combat rations

(redirected from army rations)

combat rations

A generic term for military-issue food provided to soldiers on the front line of combat.
References in periodicals archive ?
Since war conditions were already prevalent in Dacca cantonment, the city area was out of bounds for all and no one was allowed to purchase or consume any food items from the open market; Army rations were the only eatables allowed for everyone.
As part of a whole school interdisciplinary project, they were involved in a number of war themed activities including drilling, tasting army rations, exploring war wounds and investigating the impact of new technology.
Apart from soldiers stationed to guard it, a stray cat nibbling at discarded army rations seems to be the building's only inhabitant.
Jews, Deborah Dash Moore's book about Jews in the Army, Moore discusses the ways in which many Jewish soldiers, especially those raised in kosher homes, were compelled to modify their eating patterns in order to survive on army rations.
The container landed in a field of nearby Hill Farm, scattering its load of army rations including dried meals, sugar, salt, coffee, tea, chewing gum, cakes, energy bars, sausages, and plastic cutlery.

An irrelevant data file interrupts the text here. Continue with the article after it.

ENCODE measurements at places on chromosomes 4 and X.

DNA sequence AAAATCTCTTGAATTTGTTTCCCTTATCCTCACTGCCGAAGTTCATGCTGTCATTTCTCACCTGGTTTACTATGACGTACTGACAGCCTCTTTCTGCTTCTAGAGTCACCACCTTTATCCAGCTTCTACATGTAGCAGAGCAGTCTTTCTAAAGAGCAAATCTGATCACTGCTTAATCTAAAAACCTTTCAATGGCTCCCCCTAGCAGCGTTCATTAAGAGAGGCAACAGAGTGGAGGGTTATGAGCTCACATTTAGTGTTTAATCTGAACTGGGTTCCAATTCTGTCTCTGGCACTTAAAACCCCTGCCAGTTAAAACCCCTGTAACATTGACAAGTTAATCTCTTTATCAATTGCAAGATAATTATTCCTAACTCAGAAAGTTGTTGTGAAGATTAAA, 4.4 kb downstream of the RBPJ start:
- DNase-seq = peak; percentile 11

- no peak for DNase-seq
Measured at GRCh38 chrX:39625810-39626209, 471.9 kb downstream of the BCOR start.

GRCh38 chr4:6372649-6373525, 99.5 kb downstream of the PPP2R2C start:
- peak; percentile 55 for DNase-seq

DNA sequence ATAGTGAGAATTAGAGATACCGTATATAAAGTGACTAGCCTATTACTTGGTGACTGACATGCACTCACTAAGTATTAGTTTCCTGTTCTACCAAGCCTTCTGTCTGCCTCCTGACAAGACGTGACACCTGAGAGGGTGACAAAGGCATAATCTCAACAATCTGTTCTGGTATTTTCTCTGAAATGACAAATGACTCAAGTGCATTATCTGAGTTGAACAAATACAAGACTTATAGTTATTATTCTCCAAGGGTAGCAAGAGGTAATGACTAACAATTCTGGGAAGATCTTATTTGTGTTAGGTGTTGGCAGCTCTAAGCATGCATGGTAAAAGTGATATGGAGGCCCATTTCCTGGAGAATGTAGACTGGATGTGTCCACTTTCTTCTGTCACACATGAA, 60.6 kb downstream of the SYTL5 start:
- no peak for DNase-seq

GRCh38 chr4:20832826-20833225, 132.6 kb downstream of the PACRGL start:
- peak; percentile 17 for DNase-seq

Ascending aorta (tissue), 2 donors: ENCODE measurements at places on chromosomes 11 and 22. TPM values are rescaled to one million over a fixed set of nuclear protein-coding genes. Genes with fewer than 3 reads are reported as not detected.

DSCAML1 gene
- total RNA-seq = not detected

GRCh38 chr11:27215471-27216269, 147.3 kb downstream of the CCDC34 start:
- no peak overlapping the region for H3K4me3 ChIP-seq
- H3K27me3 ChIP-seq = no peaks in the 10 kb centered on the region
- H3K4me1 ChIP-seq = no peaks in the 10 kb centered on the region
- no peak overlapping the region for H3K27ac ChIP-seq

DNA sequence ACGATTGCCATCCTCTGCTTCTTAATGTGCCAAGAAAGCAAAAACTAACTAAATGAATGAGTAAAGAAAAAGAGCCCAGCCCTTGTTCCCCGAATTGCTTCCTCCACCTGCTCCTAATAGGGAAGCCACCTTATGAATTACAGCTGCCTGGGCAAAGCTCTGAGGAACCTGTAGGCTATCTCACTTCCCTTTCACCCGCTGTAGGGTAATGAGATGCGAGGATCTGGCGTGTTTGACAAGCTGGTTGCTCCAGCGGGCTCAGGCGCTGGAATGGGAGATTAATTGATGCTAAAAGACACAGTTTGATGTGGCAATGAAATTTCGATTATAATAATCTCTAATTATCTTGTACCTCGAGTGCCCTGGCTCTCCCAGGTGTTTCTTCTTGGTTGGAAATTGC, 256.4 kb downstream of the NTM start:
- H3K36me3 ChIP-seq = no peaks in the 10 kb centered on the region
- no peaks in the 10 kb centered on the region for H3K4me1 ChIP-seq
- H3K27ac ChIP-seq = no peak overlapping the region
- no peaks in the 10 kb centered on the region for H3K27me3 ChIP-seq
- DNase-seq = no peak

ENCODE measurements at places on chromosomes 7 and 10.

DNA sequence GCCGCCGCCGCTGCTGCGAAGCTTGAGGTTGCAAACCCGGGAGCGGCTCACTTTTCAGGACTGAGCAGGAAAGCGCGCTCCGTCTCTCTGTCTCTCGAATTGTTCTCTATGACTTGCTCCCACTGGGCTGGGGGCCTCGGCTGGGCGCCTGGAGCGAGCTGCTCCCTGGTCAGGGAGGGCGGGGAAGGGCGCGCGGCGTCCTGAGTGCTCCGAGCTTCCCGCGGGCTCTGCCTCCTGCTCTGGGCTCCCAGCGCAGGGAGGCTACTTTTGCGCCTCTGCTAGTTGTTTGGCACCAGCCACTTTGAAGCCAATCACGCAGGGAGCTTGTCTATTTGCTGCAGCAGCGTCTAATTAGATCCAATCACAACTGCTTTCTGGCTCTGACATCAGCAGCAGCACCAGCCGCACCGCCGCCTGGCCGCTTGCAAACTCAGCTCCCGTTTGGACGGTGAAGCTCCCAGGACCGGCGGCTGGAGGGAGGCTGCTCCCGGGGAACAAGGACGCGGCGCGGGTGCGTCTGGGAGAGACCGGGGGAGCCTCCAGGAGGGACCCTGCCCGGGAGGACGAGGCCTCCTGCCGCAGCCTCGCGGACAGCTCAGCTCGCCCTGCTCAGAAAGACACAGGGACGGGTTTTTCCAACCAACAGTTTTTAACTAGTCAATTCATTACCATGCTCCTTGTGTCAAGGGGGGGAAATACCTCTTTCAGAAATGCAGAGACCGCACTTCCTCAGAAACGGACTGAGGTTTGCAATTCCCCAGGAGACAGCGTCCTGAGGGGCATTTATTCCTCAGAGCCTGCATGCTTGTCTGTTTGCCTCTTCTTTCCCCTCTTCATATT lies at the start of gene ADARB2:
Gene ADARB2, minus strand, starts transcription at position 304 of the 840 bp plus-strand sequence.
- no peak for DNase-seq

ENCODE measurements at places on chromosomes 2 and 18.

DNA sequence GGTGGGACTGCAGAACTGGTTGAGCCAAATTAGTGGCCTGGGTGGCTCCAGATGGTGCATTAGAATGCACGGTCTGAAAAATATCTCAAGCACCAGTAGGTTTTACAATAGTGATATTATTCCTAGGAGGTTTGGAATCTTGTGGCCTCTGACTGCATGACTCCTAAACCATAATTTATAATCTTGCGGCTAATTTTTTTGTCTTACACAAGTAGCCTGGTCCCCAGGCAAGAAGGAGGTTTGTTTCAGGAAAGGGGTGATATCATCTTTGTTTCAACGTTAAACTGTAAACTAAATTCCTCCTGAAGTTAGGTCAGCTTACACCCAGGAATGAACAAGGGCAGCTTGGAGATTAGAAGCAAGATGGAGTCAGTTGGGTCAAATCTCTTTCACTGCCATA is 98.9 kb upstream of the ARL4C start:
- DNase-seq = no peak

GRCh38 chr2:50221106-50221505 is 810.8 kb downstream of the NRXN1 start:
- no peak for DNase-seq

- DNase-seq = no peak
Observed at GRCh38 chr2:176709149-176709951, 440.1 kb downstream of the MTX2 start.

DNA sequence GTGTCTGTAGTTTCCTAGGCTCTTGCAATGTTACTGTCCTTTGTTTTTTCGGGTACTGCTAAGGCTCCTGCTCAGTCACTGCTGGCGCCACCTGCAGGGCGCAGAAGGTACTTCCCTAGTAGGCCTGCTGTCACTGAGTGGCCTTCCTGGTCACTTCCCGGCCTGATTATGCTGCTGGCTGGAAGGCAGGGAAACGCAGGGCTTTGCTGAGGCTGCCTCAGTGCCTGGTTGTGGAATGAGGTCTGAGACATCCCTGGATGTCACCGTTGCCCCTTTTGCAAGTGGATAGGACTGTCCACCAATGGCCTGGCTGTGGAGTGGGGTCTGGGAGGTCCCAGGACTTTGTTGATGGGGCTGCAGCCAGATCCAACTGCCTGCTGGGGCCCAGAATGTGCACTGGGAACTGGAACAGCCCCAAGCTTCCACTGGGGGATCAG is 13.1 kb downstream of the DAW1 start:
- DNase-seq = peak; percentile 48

Then, instead of army rations for dinner, Bear offers them three rats, which they need to gut and cook first.
Instead of army rations for dinner, Bear o ers them three rats, which they need to gut and cook rst.
To stay alive, they must learn to navigate the terrain, build shelters, make fire and supplement their meagre army rations with whatever they can forage.
From "tea-vans" that followed the troops to the sharp end, through camp canteens where many a hungry soldier compensated for army rations with a supper of "fried egg and chips" to family shops and service clubs in leave centres, NAAFI was there.
After days of burning buildings, gun shots, tales of brutality, army rations and no running water, we headed back over the Macedonian border to its nearby capital Skopje for a night of rest.
He shared his army rations with the dog - named Peg after the pegasus flying horse emblem of the Paras - and told his family he hoped to bring her home after his tour of duty.
Summary: Children in Benghazi are not being sent to fight on the frontline, but they are helping Libya's revolution by cleaning streets, working as traffic cops and dishing up army rations to rebel soldiers.
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